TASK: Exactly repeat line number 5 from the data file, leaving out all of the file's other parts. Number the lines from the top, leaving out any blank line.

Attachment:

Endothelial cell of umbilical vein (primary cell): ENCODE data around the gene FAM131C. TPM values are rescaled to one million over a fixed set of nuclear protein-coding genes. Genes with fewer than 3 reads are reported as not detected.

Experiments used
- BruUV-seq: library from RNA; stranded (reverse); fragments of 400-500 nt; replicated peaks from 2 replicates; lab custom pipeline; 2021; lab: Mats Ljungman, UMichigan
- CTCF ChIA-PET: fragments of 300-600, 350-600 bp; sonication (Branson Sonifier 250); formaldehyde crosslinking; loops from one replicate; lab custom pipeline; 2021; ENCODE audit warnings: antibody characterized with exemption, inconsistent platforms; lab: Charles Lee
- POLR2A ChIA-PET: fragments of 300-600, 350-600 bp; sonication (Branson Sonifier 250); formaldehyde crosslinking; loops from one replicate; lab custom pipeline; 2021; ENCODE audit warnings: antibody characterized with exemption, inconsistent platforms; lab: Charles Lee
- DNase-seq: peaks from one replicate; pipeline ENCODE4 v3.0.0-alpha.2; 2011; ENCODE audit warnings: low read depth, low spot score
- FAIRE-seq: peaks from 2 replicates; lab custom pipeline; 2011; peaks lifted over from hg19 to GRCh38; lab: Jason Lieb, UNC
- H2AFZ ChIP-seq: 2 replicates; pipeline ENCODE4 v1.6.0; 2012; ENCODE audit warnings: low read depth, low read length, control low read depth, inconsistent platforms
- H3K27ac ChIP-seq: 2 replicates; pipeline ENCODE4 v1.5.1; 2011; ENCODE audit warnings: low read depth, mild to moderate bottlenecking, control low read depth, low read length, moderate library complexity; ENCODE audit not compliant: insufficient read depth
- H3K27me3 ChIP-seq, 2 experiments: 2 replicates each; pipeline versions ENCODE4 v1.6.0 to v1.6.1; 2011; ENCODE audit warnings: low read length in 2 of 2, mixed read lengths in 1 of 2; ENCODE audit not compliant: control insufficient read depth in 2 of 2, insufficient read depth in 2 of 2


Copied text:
- POLR2A ChIA-PET: fragments of 300-600, 350-600 bp; sonication (Branson Sonifier 250); formaldehyde crosslinking; loops from one replicate; lab custom pipeline; 2021; ENCODE audit warnings: antibody characterized with exemption, inconsistent platforms; lab: Charles Lee